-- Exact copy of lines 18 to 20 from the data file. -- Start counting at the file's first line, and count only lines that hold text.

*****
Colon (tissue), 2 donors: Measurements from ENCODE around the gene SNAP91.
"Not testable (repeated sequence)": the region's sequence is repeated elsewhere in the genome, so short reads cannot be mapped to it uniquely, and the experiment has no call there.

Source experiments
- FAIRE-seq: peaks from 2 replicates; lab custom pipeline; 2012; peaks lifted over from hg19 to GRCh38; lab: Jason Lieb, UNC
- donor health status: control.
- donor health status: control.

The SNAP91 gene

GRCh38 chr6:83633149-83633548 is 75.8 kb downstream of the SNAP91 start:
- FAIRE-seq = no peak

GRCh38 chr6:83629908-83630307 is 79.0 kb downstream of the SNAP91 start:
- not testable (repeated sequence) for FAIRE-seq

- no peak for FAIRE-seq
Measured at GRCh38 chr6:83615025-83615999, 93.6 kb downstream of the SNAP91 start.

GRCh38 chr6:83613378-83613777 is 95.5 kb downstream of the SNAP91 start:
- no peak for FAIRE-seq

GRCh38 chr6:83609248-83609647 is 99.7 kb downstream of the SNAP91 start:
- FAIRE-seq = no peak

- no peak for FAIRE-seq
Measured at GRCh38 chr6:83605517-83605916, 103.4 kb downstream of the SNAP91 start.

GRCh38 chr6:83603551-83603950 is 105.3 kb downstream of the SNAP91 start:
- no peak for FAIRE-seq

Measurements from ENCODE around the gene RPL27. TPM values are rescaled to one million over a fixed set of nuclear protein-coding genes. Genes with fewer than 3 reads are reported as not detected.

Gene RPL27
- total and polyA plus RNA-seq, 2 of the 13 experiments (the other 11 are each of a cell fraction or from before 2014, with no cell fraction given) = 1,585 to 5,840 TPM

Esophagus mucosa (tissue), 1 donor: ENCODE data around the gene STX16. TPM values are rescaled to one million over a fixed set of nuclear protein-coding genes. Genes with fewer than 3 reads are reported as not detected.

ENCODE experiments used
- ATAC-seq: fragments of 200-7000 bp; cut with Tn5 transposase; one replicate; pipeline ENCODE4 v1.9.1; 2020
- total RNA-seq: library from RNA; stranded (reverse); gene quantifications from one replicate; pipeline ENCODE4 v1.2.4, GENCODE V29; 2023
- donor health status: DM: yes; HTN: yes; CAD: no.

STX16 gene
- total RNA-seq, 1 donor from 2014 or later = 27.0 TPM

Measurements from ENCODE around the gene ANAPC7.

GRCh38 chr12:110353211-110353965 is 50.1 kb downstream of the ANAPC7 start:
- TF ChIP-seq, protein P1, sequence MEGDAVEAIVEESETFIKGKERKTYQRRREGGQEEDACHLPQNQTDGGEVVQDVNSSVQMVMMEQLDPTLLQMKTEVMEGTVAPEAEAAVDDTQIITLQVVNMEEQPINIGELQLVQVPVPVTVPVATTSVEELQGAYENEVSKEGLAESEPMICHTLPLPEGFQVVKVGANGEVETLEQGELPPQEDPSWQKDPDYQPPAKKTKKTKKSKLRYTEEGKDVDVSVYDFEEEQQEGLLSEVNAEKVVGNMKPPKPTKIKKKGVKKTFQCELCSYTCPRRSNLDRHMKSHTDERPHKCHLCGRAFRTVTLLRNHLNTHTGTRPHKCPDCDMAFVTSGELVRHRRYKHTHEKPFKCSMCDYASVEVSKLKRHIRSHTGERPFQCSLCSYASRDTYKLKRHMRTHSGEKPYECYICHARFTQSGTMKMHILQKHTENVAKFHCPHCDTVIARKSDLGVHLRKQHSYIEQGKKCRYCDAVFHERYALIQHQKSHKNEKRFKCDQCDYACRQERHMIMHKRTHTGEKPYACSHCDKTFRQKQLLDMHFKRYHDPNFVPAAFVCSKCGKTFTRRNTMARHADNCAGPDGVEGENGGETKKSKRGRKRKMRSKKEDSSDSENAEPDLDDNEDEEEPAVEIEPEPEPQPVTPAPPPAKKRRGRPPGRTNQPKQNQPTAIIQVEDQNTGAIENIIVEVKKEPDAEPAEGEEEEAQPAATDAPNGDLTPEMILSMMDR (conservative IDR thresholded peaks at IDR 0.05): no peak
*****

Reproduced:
- no peak for FAIRE-seq
Measured at GRCh38 chr6:83605517-83605916, 103.4 kb downstream of the SNAP91 start.

GRCh38 chr6:83603551-83603950 is 105.3 kb downstream of the SNAP91 start: